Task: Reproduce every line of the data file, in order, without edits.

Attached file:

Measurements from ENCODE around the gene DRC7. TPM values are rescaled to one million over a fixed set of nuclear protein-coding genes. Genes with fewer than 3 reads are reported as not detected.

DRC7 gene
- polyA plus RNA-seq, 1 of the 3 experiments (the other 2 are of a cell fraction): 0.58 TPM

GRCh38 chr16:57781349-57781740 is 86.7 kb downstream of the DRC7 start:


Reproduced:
Measurements from ENCODE around the gene DRC7. TPM values are rescaled to one million over a fixed set of nuclear protein-coding genes. Genes with fewer than 3 reads are reported as not detected.

DRC7 gene
- polyA plus RNA-seq, 1 of the 3 experiments (the other 2 are of a cell fraction): 0.58 TPM

GRCh38 chr16:57781349-57781740 is 86.7 kb downstream of the DRC7 start: